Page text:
7th Grade Students Study “Google Maps with a Time Machine”

October 21, 2022

7th grade American History teachers Paul Lederer and Alicia Benis have discovered a time portal that allows their students to see what Manhattan looked like in 1609, when it was home to the indigenous Lenape people, before Europeans arrived. The Welikia Project (Welikia means “my good home” in Lenape) features an interactive map that allows you to click on (or type in) a location in Manhattan to see what it looks like now as well as how it might have looked in 1609. Or, as Paul put it, “Google Maps with a time machine.” As you zoom in, you can also click on tabs to learn about the plants and animals that might have lived there in 1609; about the life of the Lenape; and about the physical landscape. Students who are accustomed to seeing the city’s skyscrapers and subways were surprised to see woodlands and beavers in what was known as “Manahatta.”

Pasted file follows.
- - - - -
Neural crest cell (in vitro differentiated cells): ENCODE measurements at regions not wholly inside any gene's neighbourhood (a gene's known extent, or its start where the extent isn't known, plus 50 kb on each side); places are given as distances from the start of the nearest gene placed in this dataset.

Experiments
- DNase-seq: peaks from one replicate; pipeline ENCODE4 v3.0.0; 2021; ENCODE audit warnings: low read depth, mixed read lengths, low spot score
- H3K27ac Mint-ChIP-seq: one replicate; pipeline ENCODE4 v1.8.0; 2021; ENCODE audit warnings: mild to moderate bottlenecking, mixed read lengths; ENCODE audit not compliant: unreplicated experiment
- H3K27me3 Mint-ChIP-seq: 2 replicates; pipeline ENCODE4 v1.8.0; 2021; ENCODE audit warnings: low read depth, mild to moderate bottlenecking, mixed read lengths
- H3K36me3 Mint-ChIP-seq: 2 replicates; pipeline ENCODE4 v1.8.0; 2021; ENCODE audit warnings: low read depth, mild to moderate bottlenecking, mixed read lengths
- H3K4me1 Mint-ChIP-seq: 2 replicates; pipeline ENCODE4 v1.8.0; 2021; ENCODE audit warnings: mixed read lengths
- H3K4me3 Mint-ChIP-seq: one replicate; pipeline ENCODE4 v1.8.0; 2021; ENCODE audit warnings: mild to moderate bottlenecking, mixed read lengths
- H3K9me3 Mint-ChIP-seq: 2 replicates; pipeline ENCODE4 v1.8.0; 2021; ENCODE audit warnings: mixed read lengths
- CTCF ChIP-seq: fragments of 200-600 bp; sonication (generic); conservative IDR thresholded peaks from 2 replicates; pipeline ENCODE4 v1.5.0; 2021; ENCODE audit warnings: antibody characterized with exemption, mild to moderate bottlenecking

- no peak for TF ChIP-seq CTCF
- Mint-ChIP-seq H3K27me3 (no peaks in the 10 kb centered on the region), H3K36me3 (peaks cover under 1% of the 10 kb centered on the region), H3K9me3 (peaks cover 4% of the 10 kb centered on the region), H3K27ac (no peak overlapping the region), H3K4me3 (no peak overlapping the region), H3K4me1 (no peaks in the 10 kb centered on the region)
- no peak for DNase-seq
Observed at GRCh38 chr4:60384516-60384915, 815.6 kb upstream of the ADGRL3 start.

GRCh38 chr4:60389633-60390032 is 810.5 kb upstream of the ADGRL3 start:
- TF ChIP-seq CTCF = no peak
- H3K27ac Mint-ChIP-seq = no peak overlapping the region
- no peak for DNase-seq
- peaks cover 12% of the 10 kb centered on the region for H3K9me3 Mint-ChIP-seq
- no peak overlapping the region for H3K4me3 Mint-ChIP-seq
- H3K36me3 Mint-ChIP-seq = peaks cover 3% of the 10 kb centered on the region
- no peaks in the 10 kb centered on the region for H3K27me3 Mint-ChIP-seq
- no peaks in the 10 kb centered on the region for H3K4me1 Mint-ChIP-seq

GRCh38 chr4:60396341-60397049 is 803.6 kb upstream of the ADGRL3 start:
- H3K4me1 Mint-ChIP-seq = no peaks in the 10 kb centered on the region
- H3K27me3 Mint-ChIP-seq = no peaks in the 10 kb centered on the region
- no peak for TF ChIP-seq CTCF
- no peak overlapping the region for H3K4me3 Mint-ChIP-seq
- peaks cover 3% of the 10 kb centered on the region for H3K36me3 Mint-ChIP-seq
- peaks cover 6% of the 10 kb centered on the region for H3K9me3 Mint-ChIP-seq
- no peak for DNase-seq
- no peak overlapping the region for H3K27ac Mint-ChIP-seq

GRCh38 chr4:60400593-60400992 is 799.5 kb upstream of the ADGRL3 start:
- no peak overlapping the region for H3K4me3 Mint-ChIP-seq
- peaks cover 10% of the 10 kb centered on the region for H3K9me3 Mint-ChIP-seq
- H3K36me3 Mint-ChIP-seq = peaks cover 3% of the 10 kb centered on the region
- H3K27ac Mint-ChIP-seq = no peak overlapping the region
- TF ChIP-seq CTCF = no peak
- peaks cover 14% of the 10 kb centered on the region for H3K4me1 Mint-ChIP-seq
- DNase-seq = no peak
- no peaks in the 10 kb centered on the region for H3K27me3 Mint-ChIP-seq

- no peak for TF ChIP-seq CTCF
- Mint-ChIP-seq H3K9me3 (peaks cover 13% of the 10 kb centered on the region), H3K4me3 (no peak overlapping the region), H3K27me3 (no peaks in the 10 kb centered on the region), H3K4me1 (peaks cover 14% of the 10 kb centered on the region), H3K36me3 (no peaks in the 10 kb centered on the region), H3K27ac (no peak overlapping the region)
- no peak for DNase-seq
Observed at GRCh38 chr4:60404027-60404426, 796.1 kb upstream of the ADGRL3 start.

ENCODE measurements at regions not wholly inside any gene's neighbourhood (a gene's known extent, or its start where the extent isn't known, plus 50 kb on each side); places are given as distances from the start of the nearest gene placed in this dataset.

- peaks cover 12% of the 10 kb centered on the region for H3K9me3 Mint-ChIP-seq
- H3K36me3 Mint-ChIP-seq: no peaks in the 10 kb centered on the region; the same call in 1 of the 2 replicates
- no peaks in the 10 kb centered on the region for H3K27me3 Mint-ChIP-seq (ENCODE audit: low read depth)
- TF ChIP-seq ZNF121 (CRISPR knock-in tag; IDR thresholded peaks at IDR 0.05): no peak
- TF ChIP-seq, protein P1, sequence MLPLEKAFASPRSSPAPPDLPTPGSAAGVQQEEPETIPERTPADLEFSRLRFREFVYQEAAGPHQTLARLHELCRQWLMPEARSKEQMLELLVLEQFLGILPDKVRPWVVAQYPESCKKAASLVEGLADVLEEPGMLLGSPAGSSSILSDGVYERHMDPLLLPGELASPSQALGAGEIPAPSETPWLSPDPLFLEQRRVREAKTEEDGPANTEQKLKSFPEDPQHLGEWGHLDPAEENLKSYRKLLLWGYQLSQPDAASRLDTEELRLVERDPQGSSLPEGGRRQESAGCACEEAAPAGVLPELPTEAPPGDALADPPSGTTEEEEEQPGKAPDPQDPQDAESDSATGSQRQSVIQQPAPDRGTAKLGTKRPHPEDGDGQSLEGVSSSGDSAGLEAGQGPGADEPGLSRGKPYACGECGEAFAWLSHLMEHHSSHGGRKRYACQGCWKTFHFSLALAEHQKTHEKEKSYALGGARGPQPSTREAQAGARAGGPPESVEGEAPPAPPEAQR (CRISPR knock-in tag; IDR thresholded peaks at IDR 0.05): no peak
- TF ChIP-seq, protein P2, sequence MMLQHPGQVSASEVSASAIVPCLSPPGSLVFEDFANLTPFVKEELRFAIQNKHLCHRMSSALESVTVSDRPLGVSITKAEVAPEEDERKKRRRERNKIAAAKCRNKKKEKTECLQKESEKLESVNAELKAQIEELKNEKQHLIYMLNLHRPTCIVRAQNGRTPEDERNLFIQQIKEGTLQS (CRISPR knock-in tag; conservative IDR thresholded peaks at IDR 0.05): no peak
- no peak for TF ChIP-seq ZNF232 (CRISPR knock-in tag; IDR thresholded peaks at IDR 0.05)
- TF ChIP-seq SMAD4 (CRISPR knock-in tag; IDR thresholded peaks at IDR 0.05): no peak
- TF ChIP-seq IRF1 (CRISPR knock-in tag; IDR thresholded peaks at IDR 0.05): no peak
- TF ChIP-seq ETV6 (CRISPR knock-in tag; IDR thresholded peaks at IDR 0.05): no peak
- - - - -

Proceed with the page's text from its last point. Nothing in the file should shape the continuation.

For a global perspective, Alicia introduced the Native Land app, which maps Indigenous territories, treaties, and languages around the world. One of the interesting things about the map in this app is that it doesn’t show any modern country or state boundaries, unless you select that view. It displays the globe according to its indigenous peoples, rather than the colonizers who drew the maps.

Try both apps yourself to learn more about the land we live on.

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